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Mutter “Paneer”

June 2, 2010

I’ve had it in my head for a while now that it would be possible to create a vegan paneer dish. First I had thought of making Malai  Kofta (literally cream dumplings), which is essentially pan fried balls of paneer, vegetables and spices in a creamy tomato sauce. It is one of my favorite dishes to get at Akbar in Columbia (MD). If you’ve ever been to an Indian restaurant you’ll have noticed how heavy and greasy the food is. That was another goal of mine– to create restaurant style Indian food that was kinder to your heart. I have to clarify though, most home made Indian food, like my mother and sister in law’s, is not the same as the kind you’ll get in a restaurant. They still use oil, and lots of it, but in smaller doses. My sister-in-law converted to olive oil a few years back and we’ve been working on switching her mother to it as well. The vegetarian Woodlands in Langley Park (MD) provides a light side to Indian restaurant fare, unless you get Gobi Manchurian. (Side note: Gobi Manchurian is Indian-Chinese, spicy, battered and fried cauliflower with spicy Indian and Chinese influenced spices. Jay’s favorite.) Woodlands is also a different kind of Indian cuisine, South Indian, whereas Akbar is North Indian.

I usually think about what I’m going to make for dinner on my drive to work in the morning. I knew I wanted some Indian food, but we weren’t going to the in-laws. I debated whether I should attempt malai kofta, but didn’t feel like making the balls, then frying them, them making the actual dinner. Another dish that I like is Mutter Paneer. Mutter (peas) Paneer (cheese) is very close to malai kofta except the cheese is cubed and fried. Much easier in my mind than making koftas. I had everything except serrano chilies and tomato sauce so I stopped by the market and spent under 3 bucks– I also bought a bag of frozen peas and then realized I had some already, oh well.

Next question is, where am I going to get the recipe. Hooray for housewarming parties– a friend of ours, who happens to be Indian, gave us 660 Curries by Raghavan Iyer. This is one massive cookbook, 809 pages of Indian goodness. It covers “curries” with meat and fish, vegetables and paneer, legume and rice (biryani). There are spice blends, appetizers, side dishes and breads. He even covers metric conversion, a glossary of ingredients, and mail-order sources for spices and legumes. In short, if you want to learn to cook Indian food this is your bible. In my quest for veganized-restaurant-style Indian food little did I know that the secrets would be in this book. I never expected an Indian chef to include vegan solutions. Iyer does offer vegan solutions, with a bit of sarcasm, but I’ll get to that in a bit. First we’re going to fry the paneer, I mean tofu.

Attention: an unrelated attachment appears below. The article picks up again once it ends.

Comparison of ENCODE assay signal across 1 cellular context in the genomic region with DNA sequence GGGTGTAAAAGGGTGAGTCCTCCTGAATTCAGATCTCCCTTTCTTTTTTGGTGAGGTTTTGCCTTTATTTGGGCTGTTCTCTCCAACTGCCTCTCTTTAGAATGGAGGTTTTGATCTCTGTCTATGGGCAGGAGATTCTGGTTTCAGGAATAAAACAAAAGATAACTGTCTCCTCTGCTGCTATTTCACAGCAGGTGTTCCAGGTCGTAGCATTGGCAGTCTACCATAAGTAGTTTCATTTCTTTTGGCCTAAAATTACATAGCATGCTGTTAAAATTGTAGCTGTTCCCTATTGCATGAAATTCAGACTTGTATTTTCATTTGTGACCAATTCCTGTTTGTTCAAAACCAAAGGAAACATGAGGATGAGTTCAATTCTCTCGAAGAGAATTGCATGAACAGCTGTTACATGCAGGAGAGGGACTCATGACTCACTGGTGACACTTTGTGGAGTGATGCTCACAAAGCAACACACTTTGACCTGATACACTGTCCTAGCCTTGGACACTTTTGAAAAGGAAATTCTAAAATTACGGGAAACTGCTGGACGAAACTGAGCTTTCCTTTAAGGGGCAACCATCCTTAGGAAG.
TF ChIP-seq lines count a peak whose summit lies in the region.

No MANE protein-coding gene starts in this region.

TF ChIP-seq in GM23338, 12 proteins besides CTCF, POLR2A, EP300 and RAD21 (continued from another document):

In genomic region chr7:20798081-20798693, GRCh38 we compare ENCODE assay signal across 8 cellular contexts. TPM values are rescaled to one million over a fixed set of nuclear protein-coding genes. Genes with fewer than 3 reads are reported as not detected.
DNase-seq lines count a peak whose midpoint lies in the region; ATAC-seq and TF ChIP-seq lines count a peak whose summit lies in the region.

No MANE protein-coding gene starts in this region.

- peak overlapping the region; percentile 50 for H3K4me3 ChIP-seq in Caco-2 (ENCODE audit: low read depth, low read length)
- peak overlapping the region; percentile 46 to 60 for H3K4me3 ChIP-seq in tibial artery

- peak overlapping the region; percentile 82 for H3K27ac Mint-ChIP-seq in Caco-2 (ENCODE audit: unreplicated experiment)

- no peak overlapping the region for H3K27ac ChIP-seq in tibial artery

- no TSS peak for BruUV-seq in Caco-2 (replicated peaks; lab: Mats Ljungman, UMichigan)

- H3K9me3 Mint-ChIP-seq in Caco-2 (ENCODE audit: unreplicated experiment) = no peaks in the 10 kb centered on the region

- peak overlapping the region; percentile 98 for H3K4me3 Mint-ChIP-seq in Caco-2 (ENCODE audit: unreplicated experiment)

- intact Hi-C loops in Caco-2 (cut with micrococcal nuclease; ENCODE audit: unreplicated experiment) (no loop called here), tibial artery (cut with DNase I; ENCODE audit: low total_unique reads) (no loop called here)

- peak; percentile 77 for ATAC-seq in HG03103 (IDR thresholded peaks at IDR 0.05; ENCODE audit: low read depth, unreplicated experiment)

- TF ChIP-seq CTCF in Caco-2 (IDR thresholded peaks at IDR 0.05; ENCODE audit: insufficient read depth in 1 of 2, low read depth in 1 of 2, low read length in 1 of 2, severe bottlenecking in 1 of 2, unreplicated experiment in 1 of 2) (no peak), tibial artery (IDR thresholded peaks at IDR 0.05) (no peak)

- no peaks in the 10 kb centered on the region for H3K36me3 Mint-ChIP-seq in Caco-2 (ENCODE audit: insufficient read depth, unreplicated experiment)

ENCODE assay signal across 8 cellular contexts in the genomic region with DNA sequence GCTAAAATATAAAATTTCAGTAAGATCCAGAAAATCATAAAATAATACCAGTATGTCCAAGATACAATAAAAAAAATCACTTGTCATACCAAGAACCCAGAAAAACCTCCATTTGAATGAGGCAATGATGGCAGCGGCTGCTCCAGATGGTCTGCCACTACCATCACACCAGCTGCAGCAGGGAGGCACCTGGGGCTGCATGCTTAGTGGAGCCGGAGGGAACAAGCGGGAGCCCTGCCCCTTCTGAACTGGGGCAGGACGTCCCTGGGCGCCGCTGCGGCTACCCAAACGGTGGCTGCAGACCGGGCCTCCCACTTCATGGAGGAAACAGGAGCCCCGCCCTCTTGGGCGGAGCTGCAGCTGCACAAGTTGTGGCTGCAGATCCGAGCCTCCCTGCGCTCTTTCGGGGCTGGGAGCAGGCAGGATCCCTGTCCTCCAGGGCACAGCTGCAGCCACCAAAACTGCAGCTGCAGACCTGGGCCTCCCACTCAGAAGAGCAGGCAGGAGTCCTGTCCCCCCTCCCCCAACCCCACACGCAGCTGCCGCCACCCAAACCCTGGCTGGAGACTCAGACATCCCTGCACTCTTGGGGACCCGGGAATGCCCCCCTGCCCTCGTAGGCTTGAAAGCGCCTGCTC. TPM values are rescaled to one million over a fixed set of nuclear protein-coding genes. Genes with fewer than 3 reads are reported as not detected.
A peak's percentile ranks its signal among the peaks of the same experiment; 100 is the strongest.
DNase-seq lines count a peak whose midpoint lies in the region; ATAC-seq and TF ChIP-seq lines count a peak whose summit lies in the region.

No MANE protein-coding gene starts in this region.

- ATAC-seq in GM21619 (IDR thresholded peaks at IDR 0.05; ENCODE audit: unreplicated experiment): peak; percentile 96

I had Wild Wood Plain Sprouted Super Firm Tofu in the fridge. I drained it and pressed it just a bit with my hands between paper towels. Next I cut it into around 1″ cubes as per Iyer’s paneer specs. Since I didn’t want to deep fry the tofu I used his pan-fried instructions: Heat 1/4 cup canola oil (I used extra virgin olive oil) in a large nonstick skillet over medium heat. Add the cubes in a single layer and cook, turning them occasionally, until all sides are honey-brown and crispy, 7 to 10 minutes. Transfer them to a paper-towel-lined plate to drain.

Make sure you watch the cubes as you cook, I left one side to cook too long and it got extra crispy. According to Iyer fried paneer can be refrigerated in a bowl of water for up to a week, changing the water daily. Cubes can be frozen (in a freezer-safe bag!!) without sitting in water for up to 2 months. I’m assuming this can be transferred to tofu, but I have not tried it yet.

While I pan-fried the tofu I got the rest of the ingredients together.

Mutter “Paneer:” (My changes are italicized.)

1 small onion, coarsely chopped

3 lengthwise slices fresh ginger (each 1 1/2 inches long, 1 inch wide, and 1/8 inch thick)

3 large garlic cloves (I used one HUGE clove)

1 or 2 fresh green Thai, cayenne or serrano chiles, to taste, stems removed (I used 1 serrano, partially seeded)

2 tablespoons canola oil (extra virgin olive oil)

1 teaspoon cumin seeds

1 fresh or dried bay leaf

1 cup tomato sauce (I ended up using 2 8 oz cans, I like sauce)

2 teaspoons Bin bhuna hua garam masala (special masala blend, see below)

1 teaspoon coarse sea salt

1 1/2 cups frozen peas

1/4 cup heavy cream (vegan nut/water mixture, see below)